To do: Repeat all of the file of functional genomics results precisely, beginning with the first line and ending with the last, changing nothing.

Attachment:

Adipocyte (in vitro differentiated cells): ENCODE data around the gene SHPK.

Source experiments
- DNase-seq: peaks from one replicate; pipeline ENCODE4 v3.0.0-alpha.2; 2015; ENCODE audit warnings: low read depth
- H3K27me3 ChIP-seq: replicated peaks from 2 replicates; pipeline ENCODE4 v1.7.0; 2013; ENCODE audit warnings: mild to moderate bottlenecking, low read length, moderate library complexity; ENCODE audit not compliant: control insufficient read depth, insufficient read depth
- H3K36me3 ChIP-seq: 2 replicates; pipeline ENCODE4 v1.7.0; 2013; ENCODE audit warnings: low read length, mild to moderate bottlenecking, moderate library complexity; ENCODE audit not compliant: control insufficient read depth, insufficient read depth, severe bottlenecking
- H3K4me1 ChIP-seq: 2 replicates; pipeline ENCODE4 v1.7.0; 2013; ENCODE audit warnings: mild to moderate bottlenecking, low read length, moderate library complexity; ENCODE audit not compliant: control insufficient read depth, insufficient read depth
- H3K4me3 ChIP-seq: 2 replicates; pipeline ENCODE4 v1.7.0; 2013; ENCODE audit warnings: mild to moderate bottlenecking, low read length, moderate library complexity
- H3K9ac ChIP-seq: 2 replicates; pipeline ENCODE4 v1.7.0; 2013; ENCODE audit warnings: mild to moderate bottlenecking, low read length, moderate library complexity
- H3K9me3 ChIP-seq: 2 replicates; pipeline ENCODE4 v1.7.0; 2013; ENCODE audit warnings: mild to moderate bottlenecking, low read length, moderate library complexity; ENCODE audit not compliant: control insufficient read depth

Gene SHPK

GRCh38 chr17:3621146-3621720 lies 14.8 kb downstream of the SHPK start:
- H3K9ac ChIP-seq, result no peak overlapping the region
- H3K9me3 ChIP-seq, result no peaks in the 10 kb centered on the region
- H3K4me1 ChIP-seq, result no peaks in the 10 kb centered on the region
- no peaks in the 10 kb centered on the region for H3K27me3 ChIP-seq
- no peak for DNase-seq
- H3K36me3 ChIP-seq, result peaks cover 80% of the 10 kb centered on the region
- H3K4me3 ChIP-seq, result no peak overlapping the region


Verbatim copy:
Adipocyte (in vitro differentiated cells): ENCODE data around the gene SHPK.

Source experiments
- DNase-seq: peaks from one replicate; pipeline ENCODE4 v3.0.0-alpha.2; 2015; ENCODE audit warnings: low read depth
- H3K27me3 ChIP-seq: replicated peaks from 2 replicates; pipeline ENCODE4 v1.7.0; 2013; ENCODE audit warnings: mild to moderate bottlenecking, low read length, moderate library complexity; ENCODE audit not compliant: control insufficient read depth, insufficient read depth
- H3K36me3 ChIP-seq: 2 replicates; pipeline ENCODE4 v1.7.0; 2013; ENCODE audit warnings: low read length, mild to moderate bottlenecking, moderate library complexity; ENCODE audit not compliant: control insufficient read depth, insufficient read depth, severe bottlenecking
- H3K4me1 ChIP-seq: 2 replicates; pipeline ENCODE4 v1.7.0; 2013; ENCODE audit warnings: mild to moderate bottlenecking, low read length, moderate library complexity; ENCODE audit not compliant: control insufficient read depth, insufficient read depth
- H3K4me3 ChIP-seq: 2 replicates; pipeline ENCODE4 v1.7.0; 2013; ENCODE audit warnings: mild to moderate bottlenecking, low read length, moderate library complexity
- H3K9ac ChIP-seq: 2 replicates; pipeline ENCODE4 v1.7.0; 2013; ENCODE audit warnings: mild to moderate bottlenecking, low read length, moderate library complexity
- H3K9me3 ChIP-seq: 2 replicates; pipeline ENCODE4 v1.7.0; 2013; ENCODE audit warnings: mild to moderate bottlenecking, low read length, moderate library complexity; ENCODE audit not compliant: control insufficient read depth

Gene SHPK

GRCh38 chr17:3621146-3621720 lies 14.8 kb downstream of the SHPK start:
- H3K9ac ChIP-seq, result no peak overlapping the region
- H3K9me3 ChIP-seq, result no peaks in the 10 kb centered on the region
- H3K4me1 ChIP-seq, result no peaks in the 10 kb centered on the region
- no peaks in the 10 kb centered on the region for H3K27me3 ChIP-seq
- no peak for DNase-seq
- H3K36me3 ChIP-seq, result peaks cover 80% of the 10 kb centered on the region
- H3K4me3 ChIP-seq, result no peak overlapping the region